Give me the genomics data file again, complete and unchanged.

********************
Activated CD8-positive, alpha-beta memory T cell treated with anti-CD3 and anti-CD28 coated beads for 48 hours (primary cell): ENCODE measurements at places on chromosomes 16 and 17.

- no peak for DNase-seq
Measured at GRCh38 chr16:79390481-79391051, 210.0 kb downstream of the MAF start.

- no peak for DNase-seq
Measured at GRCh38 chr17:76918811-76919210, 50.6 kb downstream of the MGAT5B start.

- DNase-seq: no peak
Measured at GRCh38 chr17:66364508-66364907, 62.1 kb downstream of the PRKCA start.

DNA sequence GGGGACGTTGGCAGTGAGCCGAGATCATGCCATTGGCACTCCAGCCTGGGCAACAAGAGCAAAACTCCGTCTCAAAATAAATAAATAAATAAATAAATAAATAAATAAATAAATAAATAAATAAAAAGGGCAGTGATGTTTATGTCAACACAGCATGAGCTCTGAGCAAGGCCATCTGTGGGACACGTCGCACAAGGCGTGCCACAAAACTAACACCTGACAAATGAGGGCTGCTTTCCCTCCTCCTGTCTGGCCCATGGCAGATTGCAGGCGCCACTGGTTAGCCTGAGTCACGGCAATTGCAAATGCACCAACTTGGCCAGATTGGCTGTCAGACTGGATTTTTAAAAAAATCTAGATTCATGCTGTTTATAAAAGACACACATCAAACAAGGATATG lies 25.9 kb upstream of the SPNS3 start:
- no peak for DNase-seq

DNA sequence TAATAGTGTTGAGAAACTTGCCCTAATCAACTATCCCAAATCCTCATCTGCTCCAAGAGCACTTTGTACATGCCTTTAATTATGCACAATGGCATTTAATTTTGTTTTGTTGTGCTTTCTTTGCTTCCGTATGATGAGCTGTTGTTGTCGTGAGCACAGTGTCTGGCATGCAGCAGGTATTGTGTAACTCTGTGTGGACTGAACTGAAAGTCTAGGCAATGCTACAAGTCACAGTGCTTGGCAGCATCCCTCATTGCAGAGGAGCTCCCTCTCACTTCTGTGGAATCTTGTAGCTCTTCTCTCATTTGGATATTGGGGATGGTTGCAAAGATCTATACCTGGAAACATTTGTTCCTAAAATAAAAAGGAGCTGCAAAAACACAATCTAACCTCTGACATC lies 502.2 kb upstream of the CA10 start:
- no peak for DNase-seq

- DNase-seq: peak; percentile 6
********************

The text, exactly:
Activated CD8-positive, alpha-beta memory T cell treated with anti-CD3 and anti-CD28 coated beads for 48 hours (primary cell): ENCODE measurements at places on chromosomes 16 and 17.

- no peak for DNase-seq
Measured at GRCh38 chr16:79390481-79391051, 210.0 kb downstream of the MAF start.

- no peak for DNase-seq
Measured at GRCh38 chr17:76918811-76919210, 50.6 kb downstream of the MGAT5B start.

- DNase-seq: no peak
Measured at GRCh38 chr17:66364508-66364907, 62.1 kb downstream of the PRKCA start.

DNA sequence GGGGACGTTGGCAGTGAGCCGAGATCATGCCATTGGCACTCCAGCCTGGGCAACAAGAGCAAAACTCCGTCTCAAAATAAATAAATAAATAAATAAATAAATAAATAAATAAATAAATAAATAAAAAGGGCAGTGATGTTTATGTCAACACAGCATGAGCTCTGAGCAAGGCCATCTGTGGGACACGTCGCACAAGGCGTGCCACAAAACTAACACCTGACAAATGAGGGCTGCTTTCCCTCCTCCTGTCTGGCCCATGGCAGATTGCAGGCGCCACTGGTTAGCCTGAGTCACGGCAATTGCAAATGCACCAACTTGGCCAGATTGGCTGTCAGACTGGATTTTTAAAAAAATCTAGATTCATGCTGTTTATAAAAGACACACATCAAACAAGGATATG lies 25.9 kb upstream of the SPNS3 start:
- no peak for DNase-seq

DNA sequence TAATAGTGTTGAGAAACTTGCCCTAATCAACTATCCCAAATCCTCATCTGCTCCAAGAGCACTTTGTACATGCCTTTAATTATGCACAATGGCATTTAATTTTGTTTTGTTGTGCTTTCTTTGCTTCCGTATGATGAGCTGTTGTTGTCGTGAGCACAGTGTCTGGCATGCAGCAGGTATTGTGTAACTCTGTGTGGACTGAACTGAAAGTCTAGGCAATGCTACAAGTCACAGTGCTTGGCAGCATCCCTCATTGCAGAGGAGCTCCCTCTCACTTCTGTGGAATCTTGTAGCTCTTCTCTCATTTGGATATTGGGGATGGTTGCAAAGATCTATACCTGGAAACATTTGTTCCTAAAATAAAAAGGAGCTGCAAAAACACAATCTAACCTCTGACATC lies 502.2 kb upstream of the CA10 start:
- no peak for DNase-seq

- DNase-seq: peak; percentile 6